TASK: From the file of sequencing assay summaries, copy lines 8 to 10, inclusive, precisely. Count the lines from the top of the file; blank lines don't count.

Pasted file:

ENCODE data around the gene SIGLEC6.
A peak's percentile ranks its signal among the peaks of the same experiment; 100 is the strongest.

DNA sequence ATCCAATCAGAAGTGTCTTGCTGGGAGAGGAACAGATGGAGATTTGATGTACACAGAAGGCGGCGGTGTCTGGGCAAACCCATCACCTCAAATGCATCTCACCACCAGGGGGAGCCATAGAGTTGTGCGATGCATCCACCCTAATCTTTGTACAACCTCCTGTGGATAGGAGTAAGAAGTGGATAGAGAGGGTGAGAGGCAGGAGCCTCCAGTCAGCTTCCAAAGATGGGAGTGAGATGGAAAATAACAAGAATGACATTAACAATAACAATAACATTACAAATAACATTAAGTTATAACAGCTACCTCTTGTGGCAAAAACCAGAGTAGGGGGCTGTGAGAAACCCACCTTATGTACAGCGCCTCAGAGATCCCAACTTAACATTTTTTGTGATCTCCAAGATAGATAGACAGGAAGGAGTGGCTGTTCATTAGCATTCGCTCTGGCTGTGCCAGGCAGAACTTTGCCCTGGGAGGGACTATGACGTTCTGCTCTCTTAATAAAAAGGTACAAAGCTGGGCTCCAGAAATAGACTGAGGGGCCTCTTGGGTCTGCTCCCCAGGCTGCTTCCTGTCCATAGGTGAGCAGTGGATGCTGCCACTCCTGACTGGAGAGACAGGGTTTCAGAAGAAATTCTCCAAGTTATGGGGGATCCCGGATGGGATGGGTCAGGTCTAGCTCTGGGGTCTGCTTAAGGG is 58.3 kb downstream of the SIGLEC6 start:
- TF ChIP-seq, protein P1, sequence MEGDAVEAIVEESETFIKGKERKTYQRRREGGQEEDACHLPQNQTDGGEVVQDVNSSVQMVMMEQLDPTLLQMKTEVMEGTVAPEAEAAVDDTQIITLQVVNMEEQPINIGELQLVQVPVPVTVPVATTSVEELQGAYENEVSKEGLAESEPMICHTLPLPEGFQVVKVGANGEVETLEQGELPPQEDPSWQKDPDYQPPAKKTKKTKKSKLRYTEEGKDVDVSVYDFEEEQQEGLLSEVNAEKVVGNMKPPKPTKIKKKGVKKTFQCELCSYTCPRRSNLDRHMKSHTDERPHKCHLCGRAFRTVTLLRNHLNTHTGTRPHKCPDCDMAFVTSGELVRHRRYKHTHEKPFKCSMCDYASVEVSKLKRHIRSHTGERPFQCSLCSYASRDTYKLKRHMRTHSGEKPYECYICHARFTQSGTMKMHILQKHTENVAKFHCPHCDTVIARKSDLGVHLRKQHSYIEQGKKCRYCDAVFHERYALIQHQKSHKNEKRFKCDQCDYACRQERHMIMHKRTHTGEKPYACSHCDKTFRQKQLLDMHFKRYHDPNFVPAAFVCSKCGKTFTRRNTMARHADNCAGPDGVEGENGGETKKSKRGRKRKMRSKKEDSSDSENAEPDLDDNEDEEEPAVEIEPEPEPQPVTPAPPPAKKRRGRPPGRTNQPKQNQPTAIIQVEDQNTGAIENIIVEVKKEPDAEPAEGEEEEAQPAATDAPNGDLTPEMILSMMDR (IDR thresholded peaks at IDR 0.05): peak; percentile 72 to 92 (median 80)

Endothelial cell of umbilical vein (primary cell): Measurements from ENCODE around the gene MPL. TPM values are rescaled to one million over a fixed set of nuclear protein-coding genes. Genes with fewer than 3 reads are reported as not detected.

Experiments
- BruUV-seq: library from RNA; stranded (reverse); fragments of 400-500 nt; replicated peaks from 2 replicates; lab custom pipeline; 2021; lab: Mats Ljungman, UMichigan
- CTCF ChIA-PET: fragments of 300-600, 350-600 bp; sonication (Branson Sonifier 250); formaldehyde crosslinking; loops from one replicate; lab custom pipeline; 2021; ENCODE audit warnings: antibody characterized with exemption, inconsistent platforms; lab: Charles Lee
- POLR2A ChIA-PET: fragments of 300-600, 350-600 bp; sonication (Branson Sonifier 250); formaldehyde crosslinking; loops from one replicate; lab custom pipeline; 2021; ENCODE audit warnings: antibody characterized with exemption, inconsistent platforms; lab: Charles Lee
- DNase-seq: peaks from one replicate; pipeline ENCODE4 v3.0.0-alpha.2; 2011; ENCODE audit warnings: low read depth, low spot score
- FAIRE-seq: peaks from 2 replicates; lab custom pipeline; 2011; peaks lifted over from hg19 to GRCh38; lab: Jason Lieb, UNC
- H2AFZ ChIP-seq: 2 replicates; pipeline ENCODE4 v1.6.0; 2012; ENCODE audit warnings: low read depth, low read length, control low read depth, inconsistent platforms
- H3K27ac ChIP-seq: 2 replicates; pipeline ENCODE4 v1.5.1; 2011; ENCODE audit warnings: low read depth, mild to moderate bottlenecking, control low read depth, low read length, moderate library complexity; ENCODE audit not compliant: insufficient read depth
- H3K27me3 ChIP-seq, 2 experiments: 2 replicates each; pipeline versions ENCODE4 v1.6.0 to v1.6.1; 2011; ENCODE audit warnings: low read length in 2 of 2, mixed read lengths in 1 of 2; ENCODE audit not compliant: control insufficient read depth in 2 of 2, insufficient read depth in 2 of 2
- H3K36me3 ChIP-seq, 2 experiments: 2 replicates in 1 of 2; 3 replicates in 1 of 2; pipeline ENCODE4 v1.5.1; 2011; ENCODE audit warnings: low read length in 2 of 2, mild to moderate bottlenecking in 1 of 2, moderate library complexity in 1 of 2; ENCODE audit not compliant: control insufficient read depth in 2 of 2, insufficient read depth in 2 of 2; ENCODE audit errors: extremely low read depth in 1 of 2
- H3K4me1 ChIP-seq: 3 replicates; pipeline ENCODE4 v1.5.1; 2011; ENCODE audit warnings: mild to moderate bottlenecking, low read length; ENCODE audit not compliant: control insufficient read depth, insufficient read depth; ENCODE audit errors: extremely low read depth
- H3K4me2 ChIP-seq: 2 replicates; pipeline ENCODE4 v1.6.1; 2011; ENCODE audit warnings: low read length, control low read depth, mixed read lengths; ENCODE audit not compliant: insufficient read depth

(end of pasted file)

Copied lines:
- CTCF ChIA-PET: fragments of 300-600, 350-600 bp; sonication (Branson Sonifier 250); formaldehyde crosslinking; loops from one replicate; lab custom pipeline; 2021; ENCODE audit warnings: antibody characterized with exemption, inconsistent platforms; lab: Charles Lee
- POLR2A ChIA-PET: fragments of 300-600, 350-600 bp; sonication (Branson Sonifier 250); formaldehyde crosslinking; loops from one replicate; lab custom pipeline; 2021; ENCODE audit warnings: antibody characterized with exemption, inconsistent platforms; lab: Charles Lee
- DNase-seq: peaks from one replicate; pipeline ENCODE4 v3.0.0-alpha.2; 2011; ENCODE audit warnings: low read depth, low spot score